While car manufacturers are racing to improve electric vehicles, Toyota is doubling down on hydrogen-powered cars. This alternative source of power only produces water as a byproduct, which means no emissions.
Hydrogen-powered cars have multiple advantages when compared to electric vehicles. They have a much greater range (how far the vehicle can travel without refueling) and significantly faster refueling.
Unlike electric vehicles which can take anywhere from 20-60 minutes to fully charge, hydrogen refueling only takes between 3-5 minutes. And considering that long refueling time is one of the major criticisms of electric vehicles, it’s a big deal.
How Does It Work?
Refueling a hydrogen-powered car is simple. Simply fill it with compressed hydrogen gas. The gas will then combine with oxygen in the air, which creates water (the only byproduct) and electricity.
Now as you may have noticed, gas stations do not have a hydrogen depot in them. This is exactly the same problem that electric cars face, not enough charge stations.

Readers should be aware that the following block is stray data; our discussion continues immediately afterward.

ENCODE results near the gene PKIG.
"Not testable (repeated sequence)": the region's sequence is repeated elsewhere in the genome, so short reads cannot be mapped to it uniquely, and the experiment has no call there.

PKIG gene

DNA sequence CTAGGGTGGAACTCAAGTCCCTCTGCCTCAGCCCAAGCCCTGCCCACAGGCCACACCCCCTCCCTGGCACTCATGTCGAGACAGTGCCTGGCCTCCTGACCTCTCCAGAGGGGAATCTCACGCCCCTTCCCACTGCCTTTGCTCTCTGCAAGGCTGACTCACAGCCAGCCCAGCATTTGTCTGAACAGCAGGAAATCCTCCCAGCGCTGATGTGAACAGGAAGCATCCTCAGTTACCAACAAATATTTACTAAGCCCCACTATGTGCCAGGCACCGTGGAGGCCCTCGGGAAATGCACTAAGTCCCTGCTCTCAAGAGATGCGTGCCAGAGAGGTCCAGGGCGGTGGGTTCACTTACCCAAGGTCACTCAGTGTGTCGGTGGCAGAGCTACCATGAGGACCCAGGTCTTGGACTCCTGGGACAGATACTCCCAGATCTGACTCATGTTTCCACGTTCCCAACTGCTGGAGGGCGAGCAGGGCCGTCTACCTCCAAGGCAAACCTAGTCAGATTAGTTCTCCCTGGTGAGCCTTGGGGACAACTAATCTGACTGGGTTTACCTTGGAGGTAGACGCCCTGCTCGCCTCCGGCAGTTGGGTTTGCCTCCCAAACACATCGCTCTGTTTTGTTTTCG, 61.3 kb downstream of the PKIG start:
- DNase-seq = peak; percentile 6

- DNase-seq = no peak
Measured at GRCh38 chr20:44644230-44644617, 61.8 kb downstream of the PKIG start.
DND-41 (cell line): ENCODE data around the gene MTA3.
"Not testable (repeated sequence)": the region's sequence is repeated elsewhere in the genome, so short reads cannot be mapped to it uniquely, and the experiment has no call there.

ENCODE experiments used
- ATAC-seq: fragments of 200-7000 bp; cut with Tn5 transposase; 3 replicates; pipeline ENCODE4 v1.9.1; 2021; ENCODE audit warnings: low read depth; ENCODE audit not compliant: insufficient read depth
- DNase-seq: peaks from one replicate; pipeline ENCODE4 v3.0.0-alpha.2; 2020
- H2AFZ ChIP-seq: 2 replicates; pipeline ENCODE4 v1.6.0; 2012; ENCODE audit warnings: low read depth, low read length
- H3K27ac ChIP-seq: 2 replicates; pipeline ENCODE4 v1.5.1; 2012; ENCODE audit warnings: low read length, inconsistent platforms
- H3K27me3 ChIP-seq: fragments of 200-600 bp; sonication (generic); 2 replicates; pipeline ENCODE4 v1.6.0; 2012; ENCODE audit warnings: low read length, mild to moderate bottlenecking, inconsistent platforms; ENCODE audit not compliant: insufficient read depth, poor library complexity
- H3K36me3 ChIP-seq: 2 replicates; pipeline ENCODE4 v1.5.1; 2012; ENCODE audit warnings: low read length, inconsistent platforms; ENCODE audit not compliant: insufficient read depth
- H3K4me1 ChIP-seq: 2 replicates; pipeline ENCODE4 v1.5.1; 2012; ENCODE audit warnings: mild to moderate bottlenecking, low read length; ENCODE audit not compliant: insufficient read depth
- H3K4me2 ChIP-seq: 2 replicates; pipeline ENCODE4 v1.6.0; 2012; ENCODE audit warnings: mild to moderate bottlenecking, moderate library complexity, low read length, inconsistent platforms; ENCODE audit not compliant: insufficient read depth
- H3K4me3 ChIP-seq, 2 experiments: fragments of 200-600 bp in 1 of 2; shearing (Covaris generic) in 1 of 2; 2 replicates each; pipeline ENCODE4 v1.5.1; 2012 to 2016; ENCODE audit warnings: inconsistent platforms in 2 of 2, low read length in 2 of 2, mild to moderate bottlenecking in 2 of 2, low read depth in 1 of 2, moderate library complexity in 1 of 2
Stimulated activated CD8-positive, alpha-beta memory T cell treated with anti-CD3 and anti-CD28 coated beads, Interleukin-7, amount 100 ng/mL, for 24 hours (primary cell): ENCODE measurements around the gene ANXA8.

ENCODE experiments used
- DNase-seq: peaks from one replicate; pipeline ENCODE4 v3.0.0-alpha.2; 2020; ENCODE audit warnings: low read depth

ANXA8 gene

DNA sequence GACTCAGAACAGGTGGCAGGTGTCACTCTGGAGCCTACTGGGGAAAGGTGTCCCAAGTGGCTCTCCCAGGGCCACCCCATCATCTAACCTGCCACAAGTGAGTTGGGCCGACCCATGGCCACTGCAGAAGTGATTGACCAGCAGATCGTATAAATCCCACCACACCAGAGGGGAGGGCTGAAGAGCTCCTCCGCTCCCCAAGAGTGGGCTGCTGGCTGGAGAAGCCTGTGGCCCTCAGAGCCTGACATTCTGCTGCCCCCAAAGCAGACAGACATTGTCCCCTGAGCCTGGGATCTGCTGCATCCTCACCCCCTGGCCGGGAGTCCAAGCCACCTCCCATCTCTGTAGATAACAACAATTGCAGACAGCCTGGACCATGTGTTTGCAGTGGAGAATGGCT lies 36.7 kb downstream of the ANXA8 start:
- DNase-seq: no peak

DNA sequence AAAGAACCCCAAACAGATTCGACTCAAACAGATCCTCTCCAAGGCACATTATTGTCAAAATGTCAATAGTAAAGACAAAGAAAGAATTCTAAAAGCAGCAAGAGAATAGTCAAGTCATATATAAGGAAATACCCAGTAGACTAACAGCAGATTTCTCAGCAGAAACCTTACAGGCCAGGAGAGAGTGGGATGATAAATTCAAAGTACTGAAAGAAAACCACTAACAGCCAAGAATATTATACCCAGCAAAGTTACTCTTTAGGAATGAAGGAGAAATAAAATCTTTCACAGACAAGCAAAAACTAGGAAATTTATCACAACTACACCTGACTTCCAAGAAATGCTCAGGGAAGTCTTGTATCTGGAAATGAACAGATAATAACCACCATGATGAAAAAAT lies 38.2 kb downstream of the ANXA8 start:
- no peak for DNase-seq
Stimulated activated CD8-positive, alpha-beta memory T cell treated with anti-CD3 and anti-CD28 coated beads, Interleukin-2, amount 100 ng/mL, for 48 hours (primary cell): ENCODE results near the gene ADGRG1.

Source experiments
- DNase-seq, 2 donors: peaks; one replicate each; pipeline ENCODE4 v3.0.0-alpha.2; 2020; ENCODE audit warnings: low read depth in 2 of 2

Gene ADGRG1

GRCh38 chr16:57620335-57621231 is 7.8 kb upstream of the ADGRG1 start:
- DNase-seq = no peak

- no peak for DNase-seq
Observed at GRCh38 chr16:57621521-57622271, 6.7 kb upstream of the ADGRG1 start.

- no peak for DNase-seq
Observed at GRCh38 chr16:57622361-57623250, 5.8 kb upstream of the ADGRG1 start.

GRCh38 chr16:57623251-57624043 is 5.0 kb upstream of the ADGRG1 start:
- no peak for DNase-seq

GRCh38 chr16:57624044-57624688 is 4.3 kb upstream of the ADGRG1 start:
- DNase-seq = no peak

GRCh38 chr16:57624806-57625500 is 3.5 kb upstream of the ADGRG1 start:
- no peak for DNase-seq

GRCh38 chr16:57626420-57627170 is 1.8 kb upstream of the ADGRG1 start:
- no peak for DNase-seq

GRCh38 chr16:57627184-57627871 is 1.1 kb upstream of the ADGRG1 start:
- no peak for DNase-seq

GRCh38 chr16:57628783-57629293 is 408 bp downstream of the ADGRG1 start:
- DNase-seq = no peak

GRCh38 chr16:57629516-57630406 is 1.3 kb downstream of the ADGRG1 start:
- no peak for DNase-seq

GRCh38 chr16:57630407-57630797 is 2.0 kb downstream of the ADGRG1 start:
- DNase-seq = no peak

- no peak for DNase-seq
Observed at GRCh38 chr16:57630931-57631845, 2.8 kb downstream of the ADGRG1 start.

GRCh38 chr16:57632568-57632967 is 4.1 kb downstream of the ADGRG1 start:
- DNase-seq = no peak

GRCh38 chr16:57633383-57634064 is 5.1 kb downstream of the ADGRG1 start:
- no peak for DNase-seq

However, just like charge stations are expanding to meet demand, Toyota and other car manufacturers are working to ensure there are more hydrogen refill locations available.
It is a slow process but is one which they are committed.
Not Done With Electric Cars
While Toyota is pursuing Hydrogen-powered cars, it has not abandoned electric vehicles. In fact, it’s the complete opposite.
Toyota recently announced a new five-year plan in which half of its overall sales will come from electric vehicles. And considering that the list of nations that are banning or planning to ban fossil fuel cars is growing, it isn’t unrealistic.
The main issues that have plagued electric car sales have been the price, range, and refueling options. The infrastructure is just not adequate to support a full fleet of electric cars, but it is moving rapidly in that direction.